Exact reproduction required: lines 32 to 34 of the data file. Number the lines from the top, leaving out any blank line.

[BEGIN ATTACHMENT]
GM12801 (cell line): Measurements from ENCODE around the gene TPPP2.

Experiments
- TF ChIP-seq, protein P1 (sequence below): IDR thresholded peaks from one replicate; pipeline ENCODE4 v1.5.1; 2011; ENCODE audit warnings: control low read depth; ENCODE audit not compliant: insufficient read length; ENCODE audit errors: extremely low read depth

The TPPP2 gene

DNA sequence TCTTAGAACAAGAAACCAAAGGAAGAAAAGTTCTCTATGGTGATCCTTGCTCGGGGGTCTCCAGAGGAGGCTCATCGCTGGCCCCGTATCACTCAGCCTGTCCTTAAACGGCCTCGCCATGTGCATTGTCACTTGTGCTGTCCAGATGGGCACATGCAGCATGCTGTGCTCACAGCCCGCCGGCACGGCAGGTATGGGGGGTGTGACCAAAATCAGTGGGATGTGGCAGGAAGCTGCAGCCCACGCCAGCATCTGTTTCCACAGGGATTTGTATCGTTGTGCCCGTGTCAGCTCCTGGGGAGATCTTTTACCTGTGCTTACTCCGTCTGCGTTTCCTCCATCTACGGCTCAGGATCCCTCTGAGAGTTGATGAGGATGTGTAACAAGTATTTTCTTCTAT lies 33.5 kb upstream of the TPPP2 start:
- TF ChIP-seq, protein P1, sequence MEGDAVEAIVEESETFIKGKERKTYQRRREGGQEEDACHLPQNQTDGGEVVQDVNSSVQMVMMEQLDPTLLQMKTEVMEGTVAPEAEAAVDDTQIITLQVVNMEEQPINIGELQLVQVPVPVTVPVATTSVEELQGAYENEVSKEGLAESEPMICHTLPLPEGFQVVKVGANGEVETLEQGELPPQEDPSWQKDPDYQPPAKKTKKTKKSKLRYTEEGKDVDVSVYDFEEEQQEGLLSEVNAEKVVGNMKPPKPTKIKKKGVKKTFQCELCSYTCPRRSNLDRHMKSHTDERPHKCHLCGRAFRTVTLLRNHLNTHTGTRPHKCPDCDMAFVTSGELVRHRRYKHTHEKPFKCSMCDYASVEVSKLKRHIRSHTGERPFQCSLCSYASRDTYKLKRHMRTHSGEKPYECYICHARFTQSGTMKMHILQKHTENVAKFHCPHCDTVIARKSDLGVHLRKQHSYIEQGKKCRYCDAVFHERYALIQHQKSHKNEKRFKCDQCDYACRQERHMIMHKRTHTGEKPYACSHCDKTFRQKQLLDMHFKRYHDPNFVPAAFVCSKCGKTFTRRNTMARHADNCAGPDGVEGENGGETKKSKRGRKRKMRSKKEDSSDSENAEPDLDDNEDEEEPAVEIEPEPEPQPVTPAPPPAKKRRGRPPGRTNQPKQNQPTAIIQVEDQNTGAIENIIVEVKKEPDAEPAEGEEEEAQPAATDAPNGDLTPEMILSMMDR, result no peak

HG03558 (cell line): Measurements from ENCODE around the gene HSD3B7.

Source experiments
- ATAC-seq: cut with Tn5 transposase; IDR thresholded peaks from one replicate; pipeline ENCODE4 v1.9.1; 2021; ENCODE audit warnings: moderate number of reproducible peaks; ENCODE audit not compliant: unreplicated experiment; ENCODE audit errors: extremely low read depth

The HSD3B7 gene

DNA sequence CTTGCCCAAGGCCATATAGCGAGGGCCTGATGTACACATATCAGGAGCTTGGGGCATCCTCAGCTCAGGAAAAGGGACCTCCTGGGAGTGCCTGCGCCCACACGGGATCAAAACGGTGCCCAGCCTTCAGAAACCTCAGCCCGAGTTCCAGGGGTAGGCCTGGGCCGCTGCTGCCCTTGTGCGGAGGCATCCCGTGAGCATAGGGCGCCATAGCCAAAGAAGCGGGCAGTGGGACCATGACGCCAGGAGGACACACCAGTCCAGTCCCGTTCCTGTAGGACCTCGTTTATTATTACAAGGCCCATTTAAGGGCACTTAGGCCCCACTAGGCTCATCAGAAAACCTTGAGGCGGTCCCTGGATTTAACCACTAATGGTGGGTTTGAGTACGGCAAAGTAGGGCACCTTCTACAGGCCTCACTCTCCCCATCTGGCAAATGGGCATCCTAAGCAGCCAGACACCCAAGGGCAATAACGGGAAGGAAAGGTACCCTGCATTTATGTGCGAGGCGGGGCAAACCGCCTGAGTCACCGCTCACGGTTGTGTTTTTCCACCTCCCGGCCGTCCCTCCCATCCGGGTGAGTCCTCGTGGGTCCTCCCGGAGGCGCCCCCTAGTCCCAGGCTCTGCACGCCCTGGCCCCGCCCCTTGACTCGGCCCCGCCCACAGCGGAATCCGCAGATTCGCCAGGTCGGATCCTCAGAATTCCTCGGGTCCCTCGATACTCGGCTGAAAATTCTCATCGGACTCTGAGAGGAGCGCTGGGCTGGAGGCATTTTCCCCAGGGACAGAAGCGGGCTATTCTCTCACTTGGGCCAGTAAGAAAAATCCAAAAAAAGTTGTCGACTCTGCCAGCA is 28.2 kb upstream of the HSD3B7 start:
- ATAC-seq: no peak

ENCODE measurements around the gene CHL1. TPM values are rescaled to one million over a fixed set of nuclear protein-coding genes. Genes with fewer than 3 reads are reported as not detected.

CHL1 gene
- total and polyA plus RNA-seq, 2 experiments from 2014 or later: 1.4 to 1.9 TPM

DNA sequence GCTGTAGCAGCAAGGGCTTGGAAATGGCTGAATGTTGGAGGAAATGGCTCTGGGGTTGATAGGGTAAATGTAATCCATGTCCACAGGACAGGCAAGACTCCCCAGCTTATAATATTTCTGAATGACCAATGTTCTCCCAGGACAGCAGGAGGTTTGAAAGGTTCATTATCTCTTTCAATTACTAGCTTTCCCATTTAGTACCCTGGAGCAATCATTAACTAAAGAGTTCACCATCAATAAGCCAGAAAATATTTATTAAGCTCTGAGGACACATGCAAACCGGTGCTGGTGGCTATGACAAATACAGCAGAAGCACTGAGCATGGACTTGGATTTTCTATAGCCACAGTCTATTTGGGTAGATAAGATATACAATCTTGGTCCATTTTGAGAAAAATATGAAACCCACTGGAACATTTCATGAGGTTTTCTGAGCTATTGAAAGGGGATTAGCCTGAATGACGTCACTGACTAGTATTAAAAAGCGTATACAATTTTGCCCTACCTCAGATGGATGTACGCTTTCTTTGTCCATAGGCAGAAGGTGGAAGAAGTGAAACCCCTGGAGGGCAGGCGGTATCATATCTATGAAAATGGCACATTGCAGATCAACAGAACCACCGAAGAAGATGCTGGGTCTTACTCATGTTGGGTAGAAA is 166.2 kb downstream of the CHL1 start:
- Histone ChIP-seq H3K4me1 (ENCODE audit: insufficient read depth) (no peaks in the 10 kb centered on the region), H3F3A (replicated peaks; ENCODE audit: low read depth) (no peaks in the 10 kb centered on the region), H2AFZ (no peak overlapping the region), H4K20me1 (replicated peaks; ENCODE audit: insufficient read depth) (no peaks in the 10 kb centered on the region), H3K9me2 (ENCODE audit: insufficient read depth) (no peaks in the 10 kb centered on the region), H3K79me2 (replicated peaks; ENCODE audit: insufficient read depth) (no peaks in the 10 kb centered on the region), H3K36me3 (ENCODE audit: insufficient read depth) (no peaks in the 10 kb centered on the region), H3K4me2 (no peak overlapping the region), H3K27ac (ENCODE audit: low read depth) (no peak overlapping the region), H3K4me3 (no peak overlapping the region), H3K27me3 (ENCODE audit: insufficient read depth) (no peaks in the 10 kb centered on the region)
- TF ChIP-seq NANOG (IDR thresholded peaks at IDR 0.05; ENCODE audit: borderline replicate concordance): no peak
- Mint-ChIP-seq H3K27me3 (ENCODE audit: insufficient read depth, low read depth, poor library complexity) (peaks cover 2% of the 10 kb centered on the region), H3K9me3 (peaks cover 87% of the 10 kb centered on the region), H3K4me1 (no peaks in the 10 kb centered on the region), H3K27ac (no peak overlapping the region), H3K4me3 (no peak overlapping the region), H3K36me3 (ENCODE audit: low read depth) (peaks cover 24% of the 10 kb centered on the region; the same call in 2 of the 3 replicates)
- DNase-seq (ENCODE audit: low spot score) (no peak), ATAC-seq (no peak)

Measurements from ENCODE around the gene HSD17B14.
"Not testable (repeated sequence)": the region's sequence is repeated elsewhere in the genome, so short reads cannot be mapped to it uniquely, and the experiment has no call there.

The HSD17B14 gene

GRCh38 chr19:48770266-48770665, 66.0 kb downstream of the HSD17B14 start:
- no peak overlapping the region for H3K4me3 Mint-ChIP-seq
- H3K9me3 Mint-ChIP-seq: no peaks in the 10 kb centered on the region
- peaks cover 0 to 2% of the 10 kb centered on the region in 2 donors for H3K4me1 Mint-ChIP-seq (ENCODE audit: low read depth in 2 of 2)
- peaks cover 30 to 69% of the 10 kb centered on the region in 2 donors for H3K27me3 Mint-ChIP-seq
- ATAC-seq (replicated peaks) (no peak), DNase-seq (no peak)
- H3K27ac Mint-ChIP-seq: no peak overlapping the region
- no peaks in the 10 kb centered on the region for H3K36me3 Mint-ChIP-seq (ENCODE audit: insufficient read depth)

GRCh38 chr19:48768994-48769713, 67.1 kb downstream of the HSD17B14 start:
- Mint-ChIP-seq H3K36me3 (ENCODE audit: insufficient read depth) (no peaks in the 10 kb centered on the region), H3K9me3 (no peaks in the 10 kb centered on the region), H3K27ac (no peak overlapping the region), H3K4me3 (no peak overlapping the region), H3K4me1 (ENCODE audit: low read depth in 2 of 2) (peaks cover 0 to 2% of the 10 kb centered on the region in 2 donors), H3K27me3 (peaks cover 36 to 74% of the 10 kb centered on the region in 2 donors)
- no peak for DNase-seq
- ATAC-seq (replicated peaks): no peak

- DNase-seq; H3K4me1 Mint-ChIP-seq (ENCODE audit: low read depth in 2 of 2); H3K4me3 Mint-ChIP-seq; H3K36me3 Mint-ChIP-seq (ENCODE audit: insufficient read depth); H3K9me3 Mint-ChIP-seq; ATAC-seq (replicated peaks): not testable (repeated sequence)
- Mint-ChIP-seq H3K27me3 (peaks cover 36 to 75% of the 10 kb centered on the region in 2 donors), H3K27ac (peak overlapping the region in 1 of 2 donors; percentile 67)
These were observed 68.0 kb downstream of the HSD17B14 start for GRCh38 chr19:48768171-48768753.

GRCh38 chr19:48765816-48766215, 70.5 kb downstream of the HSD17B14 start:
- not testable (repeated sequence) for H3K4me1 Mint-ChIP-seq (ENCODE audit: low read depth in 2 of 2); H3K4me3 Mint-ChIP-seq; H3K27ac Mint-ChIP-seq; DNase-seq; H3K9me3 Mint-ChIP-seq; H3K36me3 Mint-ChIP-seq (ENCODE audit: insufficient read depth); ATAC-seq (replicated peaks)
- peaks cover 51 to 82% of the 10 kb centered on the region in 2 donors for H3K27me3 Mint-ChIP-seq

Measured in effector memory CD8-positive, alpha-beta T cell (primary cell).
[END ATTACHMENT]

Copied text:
GRCh38 chr19:48768994-48769713, 67.1 kb downstream of the HSD17B14 start:
- Mint-ChIP-seq H3K36me3 (ENCODE audit: insufficient read depth) (no peaks in the 10 kb centered on the region), H3K9me3 (no peaks in the 10 kb centered on the region), H3K27ac (no peak overlapping the region), H3K4me3 (no peak overlapping the region), H3K4me1 (ENCODE audit: low read depth in 2 of 2) (peaks cover 0 to 2% of the 10 kb centered on the region in 2 donors), H3K27me3 (peaks cover 36 to 74% of the 10 kb centered on the region in 2 donors)
- no peak for DNase-seq